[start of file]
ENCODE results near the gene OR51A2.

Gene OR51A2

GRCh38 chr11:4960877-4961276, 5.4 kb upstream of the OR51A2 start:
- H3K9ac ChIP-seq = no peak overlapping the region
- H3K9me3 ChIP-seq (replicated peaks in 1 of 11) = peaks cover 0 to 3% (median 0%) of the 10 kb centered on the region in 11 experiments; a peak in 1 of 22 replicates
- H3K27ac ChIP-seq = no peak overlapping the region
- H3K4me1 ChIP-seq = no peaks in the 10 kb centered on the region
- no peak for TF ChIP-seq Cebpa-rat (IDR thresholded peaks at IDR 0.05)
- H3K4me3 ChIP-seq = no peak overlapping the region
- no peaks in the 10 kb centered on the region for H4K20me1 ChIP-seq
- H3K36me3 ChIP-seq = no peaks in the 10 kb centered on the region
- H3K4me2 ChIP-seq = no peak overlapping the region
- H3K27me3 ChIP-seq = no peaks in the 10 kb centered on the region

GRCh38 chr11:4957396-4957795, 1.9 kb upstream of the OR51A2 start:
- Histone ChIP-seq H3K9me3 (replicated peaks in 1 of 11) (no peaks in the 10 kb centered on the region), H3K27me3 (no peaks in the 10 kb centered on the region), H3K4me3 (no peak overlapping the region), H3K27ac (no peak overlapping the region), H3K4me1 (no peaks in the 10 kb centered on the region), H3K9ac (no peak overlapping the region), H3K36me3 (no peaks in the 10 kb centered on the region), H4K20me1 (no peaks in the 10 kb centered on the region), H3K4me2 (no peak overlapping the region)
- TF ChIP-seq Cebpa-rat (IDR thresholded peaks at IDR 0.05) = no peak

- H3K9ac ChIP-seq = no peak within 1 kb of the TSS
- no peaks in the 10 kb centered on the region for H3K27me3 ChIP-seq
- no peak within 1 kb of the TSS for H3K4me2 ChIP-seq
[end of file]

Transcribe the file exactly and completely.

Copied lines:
ENCODE results near the gene OR51A2.

Gene OR51A2

GRCh38 chr11:4960877-4961276, 5.4 kb upstream of the OR51A2 start:
- H3K9ac ChIP-seq = no peak overlapping the region
- H3K9me3 ChIP-seq (replicated peaks in 1 of 11) = peaks cover 0 to 3% (median 0%) of the 10 kb centered on the region in 11 experiments; a peak in 1 of 22 replicates
- H3K27ac ChIP-seq = no peak overlapping the region
- H3K4me1 ChIP-seq = no peaks in the 10 kb centered on the region
- no peak for TF ChIP-seq Cebpa-rat (IDR thresholded peaks at IDR 0.05)
- H3K4me3 ChIP-seq = no peak overlapping the region
- no peaks in the 10 kb centered on the region for H4K20me1 ChIP-seq
- H3K36me3 ChIP-seq = no peaks in the 10 kb centered on the region
- H3K4me2 ChIP-seq = no peak overlapping the region
- H3K27me3 ChIP-seq = no peaks in the 10 kb centered on the region

GRCh38 chr11:4957396-4957795, 1.9 kb upstream of the OR51A2 start:
- Histone ChIP-seq H3K9me3 (replicated peaks in 1 of 11) (no peaks in the 10 kb centered on the region), H3K27me3 (no peaks in the 10 kb centered on the region), H3K4me3 (no peak overlapping the region), H3K27ac (no peak overlapping the region), H3K4me1 (no peaks in the 10 kb centered on the region), H3K9ac (no peak overlapping the region), H3K36me3 (no peaks in the 10 kb centered on the region), H4K20me1 (no peaks in the 10 kb centered on the region), H3K4me2 (no peak overlapping the region)
- TF ChIP-seq Cebpa-rat (IDR thresholded peaks at IDR 0.05) = no peak

- H3K9ac ChIP-seq = no peak within 1 kb of the TSS
- no peaks in the 10 kb centered on the region for H3K27me3 ChIP-seq
- no peak within 1 kb of the TSS for H3K4me2 ChIP-seq